We seek relief in a tribe. We feel best when in a tribe. Having tribal enemies gives us a role. We see this in sports fans. We see this in cliques at school. We see this is the drive for tribal independence in nation states all over the world. We see it in a fear of immigration.
Wishing it would go away is fanciful. Seeking to understand would be helpful.
Part 3 - Our Family Culture and Personal Story - Our Personal Social Rules
Finally we come to the environment that is most important of all in shaping the cultural trajectory of our lives. This is the first 3 years of our lives. It is in this short period that we develop our Personal Story. This is our personal set of rules for how the world works and how we fit into it. It governs how we respond to events and to other people.
It is our ego. It's that voice in our head that nags us all the time.
Is the world a safe place or not? Do we have confidence or not? Are we loved or not? Do we spend the rest of our lives looking for our father’s approval or our mother’s love? It is here that we develop coping strategies that we tend to use for the rest of our lives. Have an older sibling who is the good girl, then we might become the boy that they all worry about? The opposite of this is the girl who got what she wanted by pleasing her parents and so makes pleasing others her strategy.
In this period the brain is very plastic. What happens is that we set up a pathway from trigger to response. If we repeat this enough, a pattern is literally carved in our neural system and then we respond without thinking to the trigger. We are in effect wired.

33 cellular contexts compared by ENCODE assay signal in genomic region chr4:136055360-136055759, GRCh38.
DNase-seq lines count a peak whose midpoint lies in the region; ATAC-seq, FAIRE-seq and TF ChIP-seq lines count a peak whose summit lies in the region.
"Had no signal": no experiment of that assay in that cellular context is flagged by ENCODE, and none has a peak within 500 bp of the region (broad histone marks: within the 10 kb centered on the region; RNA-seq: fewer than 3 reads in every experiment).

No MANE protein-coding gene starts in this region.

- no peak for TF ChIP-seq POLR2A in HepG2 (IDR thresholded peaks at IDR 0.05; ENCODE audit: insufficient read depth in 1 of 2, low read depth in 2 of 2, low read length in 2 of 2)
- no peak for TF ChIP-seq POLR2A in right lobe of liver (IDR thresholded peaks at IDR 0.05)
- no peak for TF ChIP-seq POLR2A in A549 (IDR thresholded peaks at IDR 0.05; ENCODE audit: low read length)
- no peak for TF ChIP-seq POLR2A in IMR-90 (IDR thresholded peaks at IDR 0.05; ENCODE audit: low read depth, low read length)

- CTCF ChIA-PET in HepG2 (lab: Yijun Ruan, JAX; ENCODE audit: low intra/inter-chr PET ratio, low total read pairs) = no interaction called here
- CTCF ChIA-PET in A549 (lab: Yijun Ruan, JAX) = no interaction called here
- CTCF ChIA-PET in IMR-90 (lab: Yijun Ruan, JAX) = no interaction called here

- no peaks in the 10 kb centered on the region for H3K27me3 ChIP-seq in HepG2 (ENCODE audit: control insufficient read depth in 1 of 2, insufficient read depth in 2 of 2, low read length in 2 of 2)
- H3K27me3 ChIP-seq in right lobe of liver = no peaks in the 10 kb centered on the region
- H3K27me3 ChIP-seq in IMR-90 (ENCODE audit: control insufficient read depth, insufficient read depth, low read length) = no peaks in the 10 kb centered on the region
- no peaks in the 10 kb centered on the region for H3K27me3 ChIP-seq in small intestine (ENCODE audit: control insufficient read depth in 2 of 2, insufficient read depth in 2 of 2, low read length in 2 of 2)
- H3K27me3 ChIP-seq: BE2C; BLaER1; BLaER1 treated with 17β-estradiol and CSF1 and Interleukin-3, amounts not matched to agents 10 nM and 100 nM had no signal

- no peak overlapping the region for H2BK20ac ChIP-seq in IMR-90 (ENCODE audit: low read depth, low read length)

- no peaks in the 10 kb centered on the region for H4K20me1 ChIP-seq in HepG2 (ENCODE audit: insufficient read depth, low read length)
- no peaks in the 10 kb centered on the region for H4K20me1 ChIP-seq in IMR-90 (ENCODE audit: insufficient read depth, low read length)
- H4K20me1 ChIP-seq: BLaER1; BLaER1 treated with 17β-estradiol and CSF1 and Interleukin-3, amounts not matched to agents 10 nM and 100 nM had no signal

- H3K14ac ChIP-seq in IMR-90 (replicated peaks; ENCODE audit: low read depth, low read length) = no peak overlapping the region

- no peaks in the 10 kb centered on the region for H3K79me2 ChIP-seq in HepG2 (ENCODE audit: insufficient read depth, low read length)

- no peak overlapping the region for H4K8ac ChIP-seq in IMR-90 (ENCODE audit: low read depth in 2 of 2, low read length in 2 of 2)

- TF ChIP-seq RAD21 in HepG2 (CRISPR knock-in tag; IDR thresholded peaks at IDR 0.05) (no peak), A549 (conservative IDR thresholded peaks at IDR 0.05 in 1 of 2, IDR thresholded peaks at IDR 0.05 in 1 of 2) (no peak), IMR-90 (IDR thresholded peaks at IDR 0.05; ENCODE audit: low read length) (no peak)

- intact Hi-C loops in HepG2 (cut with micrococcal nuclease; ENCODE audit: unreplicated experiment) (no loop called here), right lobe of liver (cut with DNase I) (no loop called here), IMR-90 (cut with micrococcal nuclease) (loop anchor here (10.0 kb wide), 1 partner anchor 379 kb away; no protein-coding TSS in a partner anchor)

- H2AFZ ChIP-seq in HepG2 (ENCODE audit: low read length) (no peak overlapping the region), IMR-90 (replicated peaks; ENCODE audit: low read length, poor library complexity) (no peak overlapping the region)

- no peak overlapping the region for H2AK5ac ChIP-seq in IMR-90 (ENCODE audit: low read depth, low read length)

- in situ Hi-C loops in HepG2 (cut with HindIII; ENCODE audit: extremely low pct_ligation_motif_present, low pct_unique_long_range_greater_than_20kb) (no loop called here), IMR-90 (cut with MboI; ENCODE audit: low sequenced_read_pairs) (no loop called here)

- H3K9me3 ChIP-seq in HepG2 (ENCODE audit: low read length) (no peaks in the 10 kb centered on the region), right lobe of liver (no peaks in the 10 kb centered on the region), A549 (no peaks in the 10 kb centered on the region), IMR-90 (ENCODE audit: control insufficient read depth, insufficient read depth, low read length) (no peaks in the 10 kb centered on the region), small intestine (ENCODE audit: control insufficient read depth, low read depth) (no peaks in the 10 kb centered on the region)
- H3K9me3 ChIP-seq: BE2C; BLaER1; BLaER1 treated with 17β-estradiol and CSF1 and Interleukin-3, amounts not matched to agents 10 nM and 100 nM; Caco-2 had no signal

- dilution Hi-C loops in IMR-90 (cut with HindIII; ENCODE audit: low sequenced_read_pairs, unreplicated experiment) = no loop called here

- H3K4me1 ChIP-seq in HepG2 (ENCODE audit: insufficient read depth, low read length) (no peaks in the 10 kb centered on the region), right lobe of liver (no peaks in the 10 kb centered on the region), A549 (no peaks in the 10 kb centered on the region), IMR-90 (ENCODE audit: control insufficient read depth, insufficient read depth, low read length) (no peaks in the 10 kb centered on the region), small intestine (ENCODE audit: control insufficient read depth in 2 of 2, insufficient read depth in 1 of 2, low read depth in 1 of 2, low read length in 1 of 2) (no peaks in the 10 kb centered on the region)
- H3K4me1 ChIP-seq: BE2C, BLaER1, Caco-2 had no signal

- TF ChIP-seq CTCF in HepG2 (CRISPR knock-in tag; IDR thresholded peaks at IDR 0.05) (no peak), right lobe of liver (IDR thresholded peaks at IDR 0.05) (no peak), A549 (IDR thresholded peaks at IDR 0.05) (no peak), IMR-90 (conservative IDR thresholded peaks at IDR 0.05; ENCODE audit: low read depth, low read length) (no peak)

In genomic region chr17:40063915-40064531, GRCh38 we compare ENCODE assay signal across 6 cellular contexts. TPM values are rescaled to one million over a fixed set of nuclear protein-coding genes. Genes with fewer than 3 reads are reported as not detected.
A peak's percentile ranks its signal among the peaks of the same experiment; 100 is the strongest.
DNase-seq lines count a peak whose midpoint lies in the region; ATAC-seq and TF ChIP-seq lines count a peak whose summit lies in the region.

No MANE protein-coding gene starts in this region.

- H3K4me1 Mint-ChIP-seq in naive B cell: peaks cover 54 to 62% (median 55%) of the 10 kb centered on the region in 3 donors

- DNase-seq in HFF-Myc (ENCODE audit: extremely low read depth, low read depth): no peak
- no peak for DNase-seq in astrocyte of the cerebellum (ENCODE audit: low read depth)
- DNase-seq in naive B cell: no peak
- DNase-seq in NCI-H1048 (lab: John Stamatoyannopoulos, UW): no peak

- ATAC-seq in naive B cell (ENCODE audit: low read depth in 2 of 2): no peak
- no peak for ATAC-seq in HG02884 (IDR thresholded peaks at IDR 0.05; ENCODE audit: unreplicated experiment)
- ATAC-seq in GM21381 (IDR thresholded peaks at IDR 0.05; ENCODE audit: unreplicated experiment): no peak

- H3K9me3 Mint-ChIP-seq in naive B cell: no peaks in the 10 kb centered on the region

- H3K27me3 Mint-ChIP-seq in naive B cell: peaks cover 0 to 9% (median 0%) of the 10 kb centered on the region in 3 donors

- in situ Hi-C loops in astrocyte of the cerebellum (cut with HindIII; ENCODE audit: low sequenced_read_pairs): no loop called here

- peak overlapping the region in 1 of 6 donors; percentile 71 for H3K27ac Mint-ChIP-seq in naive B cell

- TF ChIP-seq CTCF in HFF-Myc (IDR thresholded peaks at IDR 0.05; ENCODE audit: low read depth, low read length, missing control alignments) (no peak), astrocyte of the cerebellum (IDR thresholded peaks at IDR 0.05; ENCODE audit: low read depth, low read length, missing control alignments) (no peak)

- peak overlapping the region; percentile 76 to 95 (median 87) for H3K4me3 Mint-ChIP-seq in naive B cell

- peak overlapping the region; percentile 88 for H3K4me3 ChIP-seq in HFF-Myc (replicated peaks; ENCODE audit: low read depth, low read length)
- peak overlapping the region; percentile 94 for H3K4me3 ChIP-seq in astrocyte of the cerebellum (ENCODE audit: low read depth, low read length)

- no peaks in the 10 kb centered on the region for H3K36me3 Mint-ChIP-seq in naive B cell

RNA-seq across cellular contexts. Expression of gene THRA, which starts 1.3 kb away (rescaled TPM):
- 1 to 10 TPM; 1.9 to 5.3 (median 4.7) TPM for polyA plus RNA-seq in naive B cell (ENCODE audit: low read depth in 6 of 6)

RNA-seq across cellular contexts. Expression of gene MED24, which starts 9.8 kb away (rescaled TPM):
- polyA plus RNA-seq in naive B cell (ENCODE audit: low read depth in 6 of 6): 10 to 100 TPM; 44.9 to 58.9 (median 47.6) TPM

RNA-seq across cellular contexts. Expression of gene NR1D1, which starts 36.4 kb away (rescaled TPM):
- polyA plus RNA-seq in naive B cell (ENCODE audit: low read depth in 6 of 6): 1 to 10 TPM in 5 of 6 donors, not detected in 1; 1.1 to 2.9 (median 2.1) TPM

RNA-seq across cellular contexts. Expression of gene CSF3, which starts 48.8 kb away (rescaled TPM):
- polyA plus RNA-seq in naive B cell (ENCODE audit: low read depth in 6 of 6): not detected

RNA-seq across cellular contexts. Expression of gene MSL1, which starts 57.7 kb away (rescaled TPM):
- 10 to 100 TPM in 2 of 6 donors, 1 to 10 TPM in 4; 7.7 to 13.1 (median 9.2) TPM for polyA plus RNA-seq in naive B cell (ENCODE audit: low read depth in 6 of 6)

This stems from this period because this is the period when we are designed to learn language. An infant can learn any language very quickly then and can learn more than 3 at a time with ease. The brain is designed to carve these pathways. As we get older, we lose a lot of this plasticity. This is why it is hard to learn languages after 6 and why it is hard to change our hardwired behaviours.
Our family’s culture is the determining factor. What the infant needs to be set off on the ideal trajectory is a high touch, high conversation and so high attachment environment.
There appear to be three main types of parental culture. (Source)
“Authoritative” – Parents who establish a warm and nurturing relationship with their children but set firm limits for their behaviour
“Authoritarian” – Parents who are highly controlling, requiring their children to meet an absolute set of standards
“Permissive” – Parents who are overly nurturing and who provide few standards for behaviour and are extremely tolerant of misbehaviour.
The optimal culture is Authoritative.
It is not easy to hold all of this in our minds. So in the next post I am going to do my best to pull it all together in a way that makes it easier to grasp and to see the connections .